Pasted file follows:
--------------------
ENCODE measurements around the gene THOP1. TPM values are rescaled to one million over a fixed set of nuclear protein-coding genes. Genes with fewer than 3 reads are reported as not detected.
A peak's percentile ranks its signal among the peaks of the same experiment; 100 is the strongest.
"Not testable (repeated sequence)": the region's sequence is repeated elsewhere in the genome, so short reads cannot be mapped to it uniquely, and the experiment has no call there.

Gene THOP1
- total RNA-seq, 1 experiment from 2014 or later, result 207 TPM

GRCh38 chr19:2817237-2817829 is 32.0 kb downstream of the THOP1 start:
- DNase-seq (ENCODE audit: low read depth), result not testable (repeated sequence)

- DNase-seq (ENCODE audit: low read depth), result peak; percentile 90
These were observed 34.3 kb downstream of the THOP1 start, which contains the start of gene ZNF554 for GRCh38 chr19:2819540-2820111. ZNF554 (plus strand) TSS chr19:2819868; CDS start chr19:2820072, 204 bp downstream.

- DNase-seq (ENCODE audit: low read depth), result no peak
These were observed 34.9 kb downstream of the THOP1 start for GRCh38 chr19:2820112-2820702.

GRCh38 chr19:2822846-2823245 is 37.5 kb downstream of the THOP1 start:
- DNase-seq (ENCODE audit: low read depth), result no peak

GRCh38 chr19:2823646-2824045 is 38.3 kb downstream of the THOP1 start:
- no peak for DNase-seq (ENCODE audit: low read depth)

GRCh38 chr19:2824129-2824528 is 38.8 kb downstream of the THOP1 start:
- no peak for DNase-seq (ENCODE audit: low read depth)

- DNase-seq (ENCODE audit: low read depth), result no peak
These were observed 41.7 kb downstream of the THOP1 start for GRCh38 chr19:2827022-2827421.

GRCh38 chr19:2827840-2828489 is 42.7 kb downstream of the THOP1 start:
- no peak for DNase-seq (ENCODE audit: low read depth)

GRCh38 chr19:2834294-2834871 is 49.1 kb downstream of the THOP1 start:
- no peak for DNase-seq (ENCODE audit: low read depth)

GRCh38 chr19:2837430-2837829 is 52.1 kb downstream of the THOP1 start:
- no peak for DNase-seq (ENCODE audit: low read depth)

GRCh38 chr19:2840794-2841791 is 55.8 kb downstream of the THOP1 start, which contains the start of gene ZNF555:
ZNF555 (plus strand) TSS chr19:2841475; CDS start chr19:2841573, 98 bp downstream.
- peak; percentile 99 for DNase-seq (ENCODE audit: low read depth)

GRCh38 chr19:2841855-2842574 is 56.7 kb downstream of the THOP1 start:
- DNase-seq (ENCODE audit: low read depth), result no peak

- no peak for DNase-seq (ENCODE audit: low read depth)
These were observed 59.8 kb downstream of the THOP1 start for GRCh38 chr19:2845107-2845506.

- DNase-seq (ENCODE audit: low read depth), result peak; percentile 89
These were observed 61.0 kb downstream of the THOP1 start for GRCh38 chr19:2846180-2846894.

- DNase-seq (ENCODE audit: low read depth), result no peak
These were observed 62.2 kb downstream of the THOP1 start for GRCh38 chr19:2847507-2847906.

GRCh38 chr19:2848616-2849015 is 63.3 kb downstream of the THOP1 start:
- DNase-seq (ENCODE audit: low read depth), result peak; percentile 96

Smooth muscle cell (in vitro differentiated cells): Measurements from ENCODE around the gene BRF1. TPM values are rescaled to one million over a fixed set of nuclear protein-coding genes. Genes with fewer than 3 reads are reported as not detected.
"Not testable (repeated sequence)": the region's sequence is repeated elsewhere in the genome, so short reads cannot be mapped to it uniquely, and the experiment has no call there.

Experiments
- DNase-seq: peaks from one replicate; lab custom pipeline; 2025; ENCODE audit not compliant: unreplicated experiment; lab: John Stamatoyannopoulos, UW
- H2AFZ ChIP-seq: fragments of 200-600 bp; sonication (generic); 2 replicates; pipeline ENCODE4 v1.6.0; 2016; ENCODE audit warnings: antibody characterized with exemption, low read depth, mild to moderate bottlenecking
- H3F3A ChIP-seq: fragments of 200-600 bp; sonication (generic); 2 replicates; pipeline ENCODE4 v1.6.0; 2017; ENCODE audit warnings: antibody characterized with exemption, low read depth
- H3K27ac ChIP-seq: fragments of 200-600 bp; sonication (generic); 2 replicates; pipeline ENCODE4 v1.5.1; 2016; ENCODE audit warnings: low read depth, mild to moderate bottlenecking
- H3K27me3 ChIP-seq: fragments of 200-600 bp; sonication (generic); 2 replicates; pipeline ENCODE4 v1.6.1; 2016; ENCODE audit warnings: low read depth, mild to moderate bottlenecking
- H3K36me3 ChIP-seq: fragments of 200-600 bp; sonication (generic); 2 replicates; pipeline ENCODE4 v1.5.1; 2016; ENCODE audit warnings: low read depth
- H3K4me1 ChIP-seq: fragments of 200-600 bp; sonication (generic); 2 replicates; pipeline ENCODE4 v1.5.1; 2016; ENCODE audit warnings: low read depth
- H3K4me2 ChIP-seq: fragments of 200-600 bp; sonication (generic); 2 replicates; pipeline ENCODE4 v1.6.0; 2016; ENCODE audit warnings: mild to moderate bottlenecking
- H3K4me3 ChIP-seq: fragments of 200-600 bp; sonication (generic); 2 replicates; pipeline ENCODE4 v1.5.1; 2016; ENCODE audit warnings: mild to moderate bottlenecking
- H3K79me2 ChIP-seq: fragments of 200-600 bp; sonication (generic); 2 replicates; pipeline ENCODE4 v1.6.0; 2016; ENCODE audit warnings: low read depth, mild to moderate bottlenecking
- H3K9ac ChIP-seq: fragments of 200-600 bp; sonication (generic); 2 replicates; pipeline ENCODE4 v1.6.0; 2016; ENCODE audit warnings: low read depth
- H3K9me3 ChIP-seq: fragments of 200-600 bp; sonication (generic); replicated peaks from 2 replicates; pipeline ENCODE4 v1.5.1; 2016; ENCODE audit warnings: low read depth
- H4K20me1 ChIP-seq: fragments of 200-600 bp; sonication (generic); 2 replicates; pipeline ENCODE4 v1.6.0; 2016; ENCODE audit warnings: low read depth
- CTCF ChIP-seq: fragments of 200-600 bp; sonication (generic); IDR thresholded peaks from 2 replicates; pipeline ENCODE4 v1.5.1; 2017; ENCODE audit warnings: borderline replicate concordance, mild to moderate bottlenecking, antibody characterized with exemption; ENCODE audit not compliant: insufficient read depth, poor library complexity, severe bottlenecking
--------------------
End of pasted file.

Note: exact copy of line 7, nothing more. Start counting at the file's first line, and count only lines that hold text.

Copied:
- DNase-seq (ENCODE audit: low read depth), result not testable (repeated sequence)